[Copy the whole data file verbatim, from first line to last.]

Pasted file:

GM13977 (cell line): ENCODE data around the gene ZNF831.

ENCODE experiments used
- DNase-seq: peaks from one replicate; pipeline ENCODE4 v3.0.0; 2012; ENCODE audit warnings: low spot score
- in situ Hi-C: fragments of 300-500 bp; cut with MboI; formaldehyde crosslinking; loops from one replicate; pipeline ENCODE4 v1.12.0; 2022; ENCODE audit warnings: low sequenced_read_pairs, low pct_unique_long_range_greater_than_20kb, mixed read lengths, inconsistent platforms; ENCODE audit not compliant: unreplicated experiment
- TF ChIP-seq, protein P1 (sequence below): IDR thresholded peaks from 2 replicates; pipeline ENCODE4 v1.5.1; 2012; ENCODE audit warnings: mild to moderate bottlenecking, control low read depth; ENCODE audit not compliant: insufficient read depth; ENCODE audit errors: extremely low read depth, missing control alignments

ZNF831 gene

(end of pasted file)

GM13977 (cell line): ENCODE data around the gene ZNF831.

ENCODE experiments used
- DNase-seq: peaks from one replicate; pipeline ENCODE4 v3.0.0; 2012; ENCODE audit warnings: low spot score
- in situ Hi-C: fragments of 300-500 bp; cut with MboI; formaldehyde crosslinking; loops from one replicate; pipeline ENCODE4 v1.12.0; 2022; ENCODE audit warnings: low sequenced_read_pairs, low pct_unique_long_range_greater_than_20kb, mixed read lengths, inconsistent platforms; ENCODE audit not compliant: unreplicated experiment
- TF ChIP-seq, protein P1 (sequence below): IDR thresholded peaks from 2 replicates; pipeline ENCODE4 v1.5.1; 2012; ENCODE audit warnings: mild to moderate bottlenecking, control low read depth; ENCODE audit not compliant: insufficient read depth; ENCODE audit errors: extremely low read depth, missing control alignments

ZNF831 gene